Twitter, traction, and dried seafood product shops

August 27, 2009

For those who are not aware, dried and preserved seafood products is an important part of the Chinese diet. From dried beans to expensive dried abalone, most Chinese families in Hong Kong and aboard (myself included) have some in our pantries.

From Sheung Wan's famous dried seafood streets

From Sheung Wan's famous dried seafood streets

Dried seafood products are sold in traditional shops where things are measured, graded and sold by weight. Most people will go to any of these shops based on recommendations from friends, past experience and prices. As some of these products are very pricy (a dried abalone can cost thousands of US dollars, swallow’s nest are sold by the gram), it is not a trade that thrives in mass consumer retail / eCommerce. I for one will never walk into these shops and drop thousands of dollars unless I am with an experienced shopper (my grandmother) who will scrutinize every product, select and inspect each item and haggle prices with these store owners. This is an industry where prices can vary depending on what hour of the day you walk in and how the owners feel like that day.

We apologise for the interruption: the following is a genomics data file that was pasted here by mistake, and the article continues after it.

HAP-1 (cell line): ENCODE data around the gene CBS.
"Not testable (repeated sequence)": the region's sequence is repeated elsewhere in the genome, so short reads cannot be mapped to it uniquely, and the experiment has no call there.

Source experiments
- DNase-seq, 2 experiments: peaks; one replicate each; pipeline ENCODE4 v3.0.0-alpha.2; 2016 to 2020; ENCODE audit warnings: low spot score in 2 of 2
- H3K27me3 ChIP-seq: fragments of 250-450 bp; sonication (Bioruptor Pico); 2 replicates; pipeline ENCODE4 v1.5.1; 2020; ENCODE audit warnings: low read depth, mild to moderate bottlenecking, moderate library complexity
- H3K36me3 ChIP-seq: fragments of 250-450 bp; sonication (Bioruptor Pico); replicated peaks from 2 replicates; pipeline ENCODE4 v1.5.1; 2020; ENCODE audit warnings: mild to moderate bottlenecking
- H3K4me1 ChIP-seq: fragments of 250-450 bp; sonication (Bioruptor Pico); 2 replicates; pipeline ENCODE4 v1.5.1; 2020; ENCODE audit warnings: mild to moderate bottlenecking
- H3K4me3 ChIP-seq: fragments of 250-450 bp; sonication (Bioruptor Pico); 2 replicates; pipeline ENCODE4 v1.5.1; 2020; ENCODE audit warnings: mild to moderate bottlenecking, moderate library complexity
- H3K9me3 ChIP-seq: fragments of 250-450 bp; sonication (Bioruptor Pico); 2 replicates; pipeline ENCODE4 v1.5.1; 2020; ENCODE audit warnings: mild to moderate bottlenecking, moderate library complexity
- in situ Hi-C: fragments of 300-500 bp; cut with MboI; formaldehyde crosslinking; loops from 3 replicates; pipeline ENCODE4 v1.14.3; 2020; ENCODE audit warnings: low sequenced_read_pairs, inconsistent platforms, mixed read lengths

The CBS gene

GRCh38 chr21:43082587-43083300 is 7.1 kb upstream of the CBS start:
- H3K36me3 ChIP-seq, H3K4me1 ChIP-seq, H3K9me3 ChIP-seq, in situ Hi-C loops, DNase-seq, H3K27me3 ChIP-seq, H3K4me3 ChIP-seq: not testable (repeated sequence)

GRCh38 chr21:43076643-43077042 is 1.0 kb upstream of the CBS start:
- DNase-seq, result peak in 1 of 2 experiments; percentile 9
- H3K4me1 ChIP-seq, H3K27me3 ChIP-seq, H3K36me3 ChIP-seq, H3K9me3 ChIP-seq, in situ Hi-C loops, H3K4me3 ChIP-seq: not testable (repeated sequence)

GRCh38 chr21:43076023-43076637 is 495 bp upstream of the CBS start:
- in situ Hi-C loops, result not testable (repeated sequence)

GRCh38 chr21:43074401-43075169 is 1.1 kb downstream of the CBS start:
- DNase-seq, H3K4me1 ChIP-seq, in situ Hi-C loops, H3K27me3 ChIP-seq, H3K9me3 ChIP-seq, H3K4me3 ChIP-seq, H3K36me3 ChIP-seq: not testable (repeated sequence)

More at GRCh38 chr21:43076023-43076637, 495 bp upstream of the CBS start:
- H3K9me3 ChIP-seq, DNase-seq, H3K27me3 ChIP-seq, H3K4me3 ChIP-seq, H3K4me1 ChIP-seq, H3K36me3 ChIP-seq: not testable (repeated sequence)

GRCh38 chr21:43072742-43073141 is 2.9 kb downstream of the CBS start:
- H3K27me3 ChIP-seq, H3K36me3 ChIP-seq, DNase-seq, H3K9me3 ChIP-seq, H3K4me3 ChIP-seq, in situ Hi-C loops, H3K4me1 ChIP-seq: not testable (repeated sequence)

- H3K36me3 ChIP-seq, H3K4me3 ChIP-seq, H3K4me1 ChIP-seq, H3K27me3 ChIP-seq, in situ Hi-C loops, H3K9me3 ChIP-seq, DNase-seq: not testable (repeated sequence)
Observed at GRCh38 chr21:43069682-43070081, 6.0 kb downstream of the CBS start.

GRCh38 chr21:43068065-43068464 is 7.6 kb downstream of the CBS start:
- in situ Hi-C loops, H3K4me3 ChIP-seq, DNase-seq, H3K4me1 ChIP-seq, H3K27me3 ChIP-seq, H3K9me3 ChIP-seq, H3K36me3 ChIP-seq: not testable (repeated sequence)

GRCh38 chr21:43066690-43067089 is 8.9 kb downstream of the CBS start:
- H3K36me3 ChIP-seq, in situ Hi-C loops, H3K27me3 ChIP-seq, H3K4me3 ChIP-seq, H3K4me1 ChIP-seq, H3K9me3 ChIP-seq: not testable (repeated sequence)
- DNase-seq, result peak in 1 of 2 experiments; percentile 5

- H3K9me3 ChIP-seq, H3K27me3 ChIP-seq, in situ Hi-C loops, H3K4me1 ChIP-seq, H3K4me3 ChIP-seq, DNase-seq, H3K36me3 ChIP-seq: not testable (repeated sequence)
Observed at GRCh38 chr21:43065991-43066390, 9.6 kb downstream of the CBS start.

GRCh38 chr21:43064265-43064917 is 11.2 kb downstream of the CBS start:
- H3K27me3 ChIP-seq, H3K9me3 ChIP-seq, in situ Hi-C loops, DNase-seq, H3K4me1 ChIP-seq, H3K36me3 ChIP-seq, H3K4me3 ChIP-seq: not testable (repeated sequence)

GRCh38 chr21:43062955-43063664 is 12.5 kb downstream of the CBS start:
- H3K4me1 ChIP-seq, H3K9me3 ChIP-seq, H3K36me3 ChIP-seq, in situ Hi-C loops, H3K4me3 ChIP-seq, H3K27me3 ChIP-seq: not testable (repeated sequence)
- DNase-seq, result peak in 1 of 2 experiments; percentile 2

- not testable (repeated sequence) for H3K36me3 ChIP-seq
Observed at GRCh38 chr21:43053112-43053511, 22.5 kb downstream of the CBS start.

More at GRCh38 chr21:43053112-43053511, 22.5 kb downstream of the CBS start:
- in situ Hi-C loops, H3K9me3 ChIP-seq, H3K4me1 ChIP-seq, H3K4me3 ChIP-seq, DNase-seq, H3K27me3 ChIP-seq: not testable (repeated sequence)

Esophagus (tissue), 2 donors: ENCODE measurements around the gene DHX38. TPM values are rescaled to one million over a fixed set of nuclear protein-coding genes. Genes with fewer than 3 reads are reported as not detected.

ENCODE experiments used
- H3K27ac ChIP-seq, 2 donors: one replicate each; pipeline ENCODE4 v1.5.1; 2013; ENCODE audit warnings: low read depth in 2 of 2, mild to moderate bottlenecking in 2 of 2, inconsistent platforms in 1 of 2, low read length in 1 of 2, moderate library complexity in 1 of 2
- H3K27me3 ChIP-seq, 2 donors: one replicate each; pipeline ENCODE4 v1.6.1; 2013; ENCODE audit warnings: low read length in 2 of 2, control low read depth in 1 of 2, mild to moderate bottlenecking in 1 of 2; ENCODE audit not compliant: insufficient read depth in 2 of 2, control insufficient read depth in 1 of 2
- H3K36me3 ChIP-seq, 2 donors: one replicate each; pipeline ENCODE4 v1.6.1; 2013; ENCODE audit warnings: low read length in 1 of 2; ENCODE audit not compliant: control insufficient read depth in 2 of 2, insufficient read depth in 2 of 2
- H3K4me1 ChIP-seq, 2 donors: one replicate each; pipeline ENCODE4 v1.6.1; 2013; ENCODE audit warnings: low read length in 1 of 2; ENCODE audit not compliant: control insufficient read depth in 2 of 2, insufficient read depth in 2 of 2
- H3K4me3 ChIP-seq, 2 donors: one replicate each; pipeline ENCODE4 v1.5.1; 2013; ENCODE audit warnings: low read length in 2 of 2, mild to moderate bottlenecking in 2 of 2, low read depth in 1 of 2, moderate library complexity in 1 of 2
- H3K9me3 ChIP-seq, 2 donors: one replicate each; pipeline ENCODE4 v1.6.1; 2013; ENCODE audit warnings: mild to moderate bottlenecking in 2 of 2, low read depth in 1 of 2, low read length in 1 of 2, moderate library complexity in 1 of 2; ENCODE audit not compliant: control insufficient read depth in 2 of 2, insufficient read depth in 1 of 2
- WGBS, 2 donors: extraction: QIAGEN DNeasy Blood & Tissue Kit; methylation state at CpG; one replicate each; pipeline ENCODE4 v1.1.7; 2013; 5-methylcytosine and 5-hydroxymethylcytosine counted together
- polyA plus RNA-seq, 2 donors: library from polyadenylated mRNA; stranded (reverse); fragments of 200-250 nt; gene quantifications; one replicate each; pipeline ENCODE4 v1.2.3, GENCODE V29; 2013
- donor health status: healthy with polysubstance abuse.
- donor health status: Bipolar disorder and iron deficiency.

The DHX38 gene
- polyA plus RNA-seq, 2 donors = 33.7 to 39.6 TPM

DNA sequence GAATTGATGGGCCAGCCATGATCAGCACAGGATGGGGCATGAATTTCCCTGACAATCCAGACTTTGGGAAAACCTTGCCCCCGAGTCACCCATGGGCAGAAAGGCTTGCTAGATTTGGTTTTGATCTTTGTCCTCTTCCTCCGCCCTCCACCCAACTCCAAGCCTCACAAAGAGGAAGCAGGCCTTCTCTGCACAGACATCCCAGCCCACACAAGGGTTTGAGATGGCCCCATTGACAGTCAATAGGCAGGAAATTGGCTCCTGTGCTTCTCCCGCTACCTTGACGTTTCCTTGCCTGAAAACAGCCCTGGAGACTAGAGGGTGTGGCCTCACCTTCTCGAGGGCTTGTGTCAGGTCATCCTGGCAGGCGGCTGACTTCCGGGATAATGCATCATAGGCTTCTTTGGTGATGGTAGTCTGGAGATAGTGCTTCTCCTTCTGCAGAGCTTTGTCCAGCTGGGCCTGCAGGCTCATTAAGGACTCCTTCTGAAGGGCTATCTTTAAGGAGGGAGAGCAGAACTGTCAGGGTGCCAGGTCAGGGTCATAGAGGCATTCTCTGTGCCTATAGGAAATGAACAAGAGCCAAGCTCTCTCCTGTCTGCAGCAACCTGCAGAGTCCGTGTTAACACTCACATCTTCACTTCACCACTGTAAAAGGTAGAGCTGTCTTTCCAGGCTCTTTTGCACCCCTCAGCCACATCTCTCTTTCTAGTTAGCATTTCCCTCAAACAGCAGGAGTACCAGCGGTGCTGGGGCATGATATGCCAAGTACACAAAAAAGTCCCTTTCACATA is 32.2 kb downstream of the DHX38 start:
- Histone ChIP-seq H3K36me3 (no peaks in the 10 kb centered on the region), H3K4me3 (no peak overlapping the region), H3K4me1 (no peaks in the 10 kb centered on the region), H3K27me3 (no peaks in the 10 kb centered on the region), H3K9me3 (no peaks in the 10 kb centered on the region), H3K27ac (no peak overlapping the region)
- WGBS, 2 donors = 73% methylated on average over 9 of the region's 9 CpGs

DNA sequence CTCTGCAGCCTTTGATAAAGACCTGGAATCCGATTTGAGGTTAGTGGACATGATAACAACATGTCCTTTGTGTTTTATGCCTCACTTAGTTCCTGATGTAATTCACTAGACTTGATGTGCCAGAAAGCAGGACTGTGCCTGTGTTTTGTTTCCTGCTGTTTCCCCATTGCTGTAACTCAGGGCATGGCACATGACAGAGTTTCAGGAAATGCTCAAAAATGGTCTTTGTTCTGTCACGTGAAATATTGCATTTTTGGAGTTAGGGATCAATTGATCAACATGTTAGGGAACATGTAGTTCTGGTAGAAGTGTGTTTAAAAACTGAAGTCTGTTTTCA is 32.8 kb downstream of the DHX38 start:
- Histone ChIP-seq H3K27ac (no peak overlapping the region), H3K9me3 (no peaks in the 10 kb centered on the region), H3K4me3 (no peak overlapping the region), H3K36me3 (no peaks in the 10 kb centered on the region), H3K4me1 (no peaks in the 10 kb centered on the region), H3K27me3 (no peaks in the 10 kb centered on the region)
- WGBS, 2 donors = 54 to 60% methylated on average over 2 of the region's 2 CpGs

I was pleasently surprised that in recent years some of the bigger brands have online sites. Wai Yuen Tong has a fully functional shopping site and Eu Yan Sang has a corporate website with information for consumers and investors. The products sold on these sites are not the raw materials variety, but are products in pill/gel capsule formats. It makes sense, because of raw products’ shelf life, shipping and product grading issues.

So imagine my surprise when I found out a dried seafood product shop called 海味軒 began to follow me on Twitter!

Twitter has very little traction in Hong Kong, ok let me correct that. Twitter has very little traction in Asia. Suddenly, I have a dried seafood product shop following me on Twitter. Curious, I went onto their Twitter site and it promises to send me links to recipes everyday.

The problem with this approach:

  1. Most Chinese consumers who will buy these products either go and buy these things for their pantry, or they already have an idea of what they need before they head to the stores. You won’t spend thousands on dried abalone “just to try it out”
  2. As most dried seafood products have medicinal uses and purposes, the chance of a Twitter subscriber finding his/her “appropriate” recipe is slim to none
  3. Simply put, most of us do not use Twitter in Hong Kong (unless you actually work in this industry)
  4. If I’m dropping thousands of dollars on dried seafood products, will I be convinced by a sponsored tweet?

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